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[1009.3932] Time of primordial Be-7 conversion into Li-7, energy release and doublet of narrow cosmological neutrino lines
Authors:Rishi Khatri, Rashid A. Sunyaev
Abstract:One of the important light elements created during the big bang nucleosynthesis is Be-7 which then decays to Li-7 by electron capture when recombination becomes effective but well before the Saha equilibrium recombination is reached. This means that Be-7 should wait until its recombination epoch even though the half-life of the hydrogenic beryllium atom is only 106.4 days. We calculate when the conversion from primordial Be-7 to Li-7 occurs taking into account the population of the hyperfine structure sublevels and solving the kinetic equations for recombination, photoionization and conversion rate. We also calculate the energies and the spectrum of narrow neutrino doublet lines resulting from Be-7 decay.
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Neal Dalal

Joined: 25 Sep 2004
Posts: 7
Affiliation: CITA

PostPosted: September 23 2010  Reply with quote

This is a neat result! This paper is about the final stage of Big Bang Nucleosynthesis (BBN). We normally think of BBN as occurring at extremely high redshift, e.g. z\approx 10^8. Here they discuss a BBN process that occurs much later, at redshifts closer to 104 or 105.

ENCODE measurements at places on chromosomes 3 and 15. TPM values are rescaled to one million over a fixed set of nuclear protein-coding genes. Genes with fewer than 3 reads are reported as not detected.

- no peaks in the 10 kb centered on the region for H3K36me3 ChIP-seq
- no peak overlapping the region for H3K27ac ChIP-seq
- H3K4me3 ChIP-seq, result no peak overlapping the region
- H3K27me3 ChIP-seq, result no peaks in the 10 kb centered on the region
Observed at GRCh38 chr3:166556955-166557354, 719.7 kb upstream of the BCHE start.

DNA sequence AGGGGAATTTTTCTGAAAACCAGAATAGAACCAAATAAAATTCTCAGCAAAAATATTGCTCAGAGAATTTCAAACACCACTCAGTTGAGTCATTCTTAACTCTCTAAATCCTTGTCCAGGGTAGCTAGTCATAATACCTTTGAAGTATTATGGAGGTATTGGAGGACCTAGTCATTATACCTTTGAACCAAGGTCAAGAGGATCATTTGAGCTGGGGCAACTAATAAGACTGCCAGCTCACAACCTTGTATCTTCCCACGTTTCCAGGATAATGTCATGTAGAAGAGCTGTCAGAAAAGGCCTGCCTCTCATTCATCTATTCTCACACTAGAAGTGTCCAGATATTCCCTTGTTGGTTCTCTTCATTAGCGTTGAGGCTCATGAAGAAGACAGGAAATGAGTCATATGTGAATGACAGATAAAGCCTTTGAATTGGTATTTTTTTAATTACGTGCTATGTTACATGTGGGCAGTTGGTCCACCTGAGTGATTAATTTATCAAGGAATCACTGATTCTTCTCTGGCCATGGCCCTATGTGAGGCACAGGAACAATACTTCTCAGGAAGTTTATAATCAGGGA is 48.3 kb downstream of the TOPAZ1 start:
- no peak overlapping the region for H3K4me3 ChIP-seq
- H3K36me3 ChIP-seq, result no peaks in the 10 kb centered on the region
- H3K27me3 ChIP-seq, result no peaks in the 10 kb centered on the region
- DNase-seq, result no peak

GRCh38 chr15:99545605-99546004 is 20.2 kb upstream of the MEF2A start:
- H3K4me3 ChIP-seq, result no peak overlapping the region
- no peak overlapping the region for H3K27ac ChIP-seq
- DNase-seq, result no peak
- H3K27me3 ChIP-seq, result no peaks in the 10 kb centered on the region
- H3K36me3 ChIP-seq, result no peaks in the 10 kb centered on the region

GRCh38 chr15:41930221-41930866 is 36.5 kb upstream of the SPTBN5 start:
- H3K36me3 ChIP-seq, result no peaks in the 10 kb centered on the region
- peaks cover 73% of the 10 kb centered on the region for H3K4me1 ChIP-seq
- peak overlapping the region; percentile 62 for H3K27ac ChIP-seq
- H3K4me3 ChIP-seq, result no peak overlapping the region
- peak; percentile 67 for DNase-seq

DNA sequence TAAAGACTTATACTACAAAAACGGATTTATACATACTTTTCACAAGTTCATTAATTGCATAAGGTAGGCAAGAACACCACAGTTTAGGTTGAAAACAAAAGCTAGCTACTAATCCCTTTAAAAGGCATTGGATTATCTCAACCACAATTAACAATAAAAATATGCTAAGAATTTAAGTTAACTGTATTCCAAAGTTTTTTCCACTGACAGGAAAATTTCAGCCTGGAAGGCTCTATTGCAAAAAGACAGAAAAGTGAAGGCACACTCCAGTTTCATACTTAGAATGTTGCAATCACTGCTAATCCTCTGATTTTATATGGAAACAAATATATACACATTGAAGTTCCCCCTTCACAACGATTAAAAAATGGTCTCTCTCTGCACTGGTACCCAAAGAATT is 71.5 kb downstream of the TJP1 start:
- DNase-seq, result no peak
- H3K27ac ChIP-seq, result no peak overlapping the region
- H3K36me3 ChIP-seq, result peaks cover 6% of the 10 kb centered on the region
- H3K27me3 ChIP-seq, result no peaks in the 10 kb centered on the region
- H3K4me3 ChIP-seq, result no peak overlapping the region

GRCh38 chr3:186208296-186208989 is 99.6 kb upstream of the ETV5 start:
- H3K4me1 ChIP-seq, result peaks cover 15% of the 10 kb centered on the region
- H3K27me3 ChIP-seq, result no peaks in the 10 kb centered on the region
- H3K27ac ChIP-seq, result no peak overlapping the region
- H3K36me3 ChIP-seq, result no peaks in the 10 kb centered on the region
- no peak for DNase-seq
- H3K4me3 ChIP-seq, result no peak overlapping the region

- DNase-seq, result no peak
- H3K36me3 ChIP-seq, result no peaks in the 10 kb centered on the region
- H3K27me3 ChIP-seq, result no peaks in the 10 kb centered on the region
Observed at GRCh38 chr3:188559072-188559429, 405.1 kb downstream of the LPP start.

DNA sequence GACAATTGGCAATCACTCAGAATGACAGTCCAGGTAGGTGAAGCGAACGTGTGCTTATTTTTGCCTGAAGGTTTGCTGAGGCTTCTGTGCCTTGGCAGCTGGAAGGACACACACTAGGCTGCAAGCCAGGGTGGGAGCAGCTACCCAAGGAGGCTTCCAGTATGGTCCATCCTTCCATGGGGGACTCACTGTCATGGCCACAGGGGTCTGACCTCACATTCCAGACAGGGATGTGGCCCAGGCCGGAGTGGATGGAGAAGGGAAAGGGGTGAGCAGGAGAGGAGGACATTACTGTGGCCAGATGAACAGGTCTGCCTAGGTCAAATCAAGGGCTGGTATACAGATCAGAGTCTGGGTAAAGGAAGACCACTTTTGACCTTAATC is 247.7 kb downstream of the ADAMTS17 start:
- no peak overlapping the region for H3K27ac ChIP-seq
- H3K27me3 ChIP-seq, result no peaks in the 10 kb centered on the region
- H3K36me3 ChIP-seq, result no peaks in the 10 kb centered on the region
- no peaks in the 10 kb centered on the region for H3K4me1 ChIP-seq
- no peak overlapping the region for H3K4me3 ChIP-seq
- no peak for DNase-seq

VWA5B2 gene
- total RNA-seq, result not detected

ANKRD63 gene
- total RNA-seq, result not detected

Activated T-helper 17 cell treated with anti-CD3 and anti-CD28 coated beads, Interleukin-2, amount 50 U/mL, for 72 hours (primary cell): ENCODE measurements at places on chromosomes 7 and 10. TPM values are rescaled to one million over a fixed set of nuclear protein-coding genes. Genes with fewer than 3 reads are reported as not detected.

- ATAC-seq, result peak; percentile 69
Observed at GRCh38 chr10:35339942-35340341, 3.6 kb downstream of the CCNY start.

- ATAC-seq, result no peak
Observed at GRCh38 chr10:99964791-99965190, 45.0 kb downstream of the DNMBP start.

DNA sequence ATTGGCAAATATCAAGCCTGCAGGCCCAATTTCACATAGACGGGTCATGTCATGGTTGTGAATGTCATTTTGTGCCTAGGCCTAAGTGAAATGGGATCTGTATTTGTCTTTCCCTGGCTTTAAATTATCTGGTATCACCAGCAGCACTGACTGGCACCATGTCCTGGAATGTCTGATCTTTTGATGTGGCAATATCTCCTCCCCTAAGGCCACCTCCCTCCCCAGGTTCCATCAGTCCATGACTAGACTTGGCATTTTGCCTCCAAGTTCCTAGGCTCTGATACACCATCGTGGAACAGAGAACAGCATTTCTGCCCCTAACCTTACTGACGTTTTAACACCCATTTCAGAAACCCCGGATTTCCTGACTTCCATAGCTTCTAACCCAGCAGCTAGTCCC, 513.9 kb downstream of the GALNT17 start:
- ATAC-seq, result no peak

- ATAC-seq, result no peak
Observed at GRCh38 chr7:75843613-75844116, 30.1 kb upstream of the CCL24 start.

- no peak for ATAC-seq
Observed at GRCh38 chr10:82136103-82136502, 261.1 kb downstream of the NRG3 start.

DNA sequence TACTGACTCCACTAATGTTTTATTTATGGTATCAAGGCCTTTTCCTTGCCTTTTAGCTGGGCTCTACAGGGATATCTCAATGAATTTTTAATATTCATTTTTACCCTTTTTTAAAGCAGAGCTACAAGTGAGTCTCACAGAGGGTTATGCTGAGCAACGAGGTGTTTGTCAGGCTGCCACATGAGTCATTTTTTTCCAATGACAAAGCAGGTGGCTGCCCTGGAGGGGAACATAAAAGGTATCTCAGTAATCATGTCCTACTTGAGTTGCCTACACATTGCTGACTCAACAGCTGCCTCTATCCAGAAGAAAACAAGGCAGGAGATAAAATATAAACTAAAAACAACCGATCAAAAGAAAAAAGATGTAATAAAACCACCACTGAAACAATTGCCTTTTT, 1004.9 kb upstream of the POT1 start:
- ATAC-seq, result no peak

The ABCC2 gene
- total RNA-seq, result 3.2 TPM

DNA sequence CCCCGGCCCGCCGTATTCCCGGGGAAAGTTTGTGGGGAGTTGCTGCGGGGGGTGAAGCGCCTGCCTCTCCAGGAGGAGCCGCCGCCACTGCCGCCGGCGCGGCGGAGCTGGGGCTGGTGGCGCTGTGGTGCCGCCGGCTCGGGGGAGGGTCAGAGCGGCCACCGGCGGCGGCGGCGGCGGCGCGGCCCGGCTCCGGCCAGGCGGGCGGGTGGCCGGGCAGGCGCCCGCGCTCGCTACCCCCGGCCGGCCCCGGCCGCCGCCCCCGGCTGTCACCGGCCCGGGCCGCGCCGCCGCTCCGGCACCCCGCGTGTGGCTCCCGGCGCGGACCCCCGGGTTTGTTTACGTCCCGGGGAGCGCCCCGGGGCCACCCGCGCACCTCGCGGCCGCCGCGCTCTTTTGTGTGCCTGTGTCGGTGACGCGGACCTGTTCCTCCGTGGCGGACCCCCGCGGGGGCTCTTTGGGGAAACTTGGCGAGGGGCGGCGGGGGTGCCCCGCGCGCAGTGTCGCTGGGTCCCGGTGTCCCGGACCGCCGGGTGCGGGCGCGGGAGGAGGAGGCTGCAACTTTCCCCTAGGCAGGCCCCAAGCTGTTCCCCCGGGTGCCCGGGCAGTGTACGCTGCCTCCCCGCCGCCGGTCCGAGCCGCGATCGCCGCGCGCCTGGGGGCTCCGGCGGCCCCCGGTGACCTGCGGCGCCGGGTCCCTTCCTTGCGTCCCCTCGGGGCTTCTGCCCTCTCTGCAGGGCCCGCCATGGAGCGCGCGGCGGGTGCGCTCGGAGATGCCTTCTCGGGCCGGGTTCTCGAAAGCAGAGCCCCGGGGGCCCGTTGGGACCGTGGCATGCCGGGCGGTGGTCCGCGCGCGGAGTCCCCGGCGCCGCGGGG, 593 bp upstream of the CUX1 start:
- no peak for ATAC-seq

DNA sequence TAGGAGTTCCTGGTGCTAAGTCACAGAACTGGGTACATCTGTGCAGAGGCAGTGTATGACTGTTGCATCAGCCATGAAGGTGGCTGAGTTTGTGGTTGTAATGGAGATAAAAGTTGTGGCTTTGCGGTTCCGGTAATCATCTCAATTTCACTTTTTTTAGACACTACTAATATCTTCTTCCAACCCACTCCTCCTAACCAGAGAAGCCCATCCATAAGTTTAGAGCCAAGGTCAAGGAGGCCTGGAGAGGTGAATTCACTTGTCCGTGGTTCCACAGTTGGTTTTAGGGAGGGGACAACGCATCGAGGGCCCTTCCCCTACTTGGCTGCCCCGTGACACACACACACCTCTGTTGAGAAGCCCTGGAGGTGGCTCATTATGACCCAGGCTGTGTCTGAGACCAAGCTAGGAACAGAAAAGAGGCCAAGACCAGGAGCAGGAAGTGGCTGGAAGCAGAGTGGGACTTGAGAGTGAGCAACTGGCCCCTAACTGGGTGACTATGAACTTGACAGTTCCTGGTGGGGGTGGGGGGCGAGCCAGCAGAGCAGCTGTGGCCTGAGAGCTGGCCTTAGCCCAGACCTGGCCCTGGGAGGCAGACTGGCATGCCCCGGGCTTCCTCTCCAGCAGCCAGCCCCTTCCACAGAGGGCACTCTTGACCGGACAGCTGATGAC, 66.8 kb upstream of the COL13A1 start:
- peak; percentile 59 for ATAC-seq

Most of the 7Li produced during BBN arises from the decay of 7Be, through electron capture. The authors point out that this decay of 7Be occurs much later than naively expected, because the electron capture rate is too low when Be atoms are fully ionized. Only at 100 eV temperatures are there sufficient numbers of bound electrons that 7Be can decay to 7Li.

It's unclear if this effect has any observable consequences, just because the number of 7Be nuclei is so low. Still, at least for non-experts like me, it's surprising that nucleosynthetic processes can operate at such low temperatures.
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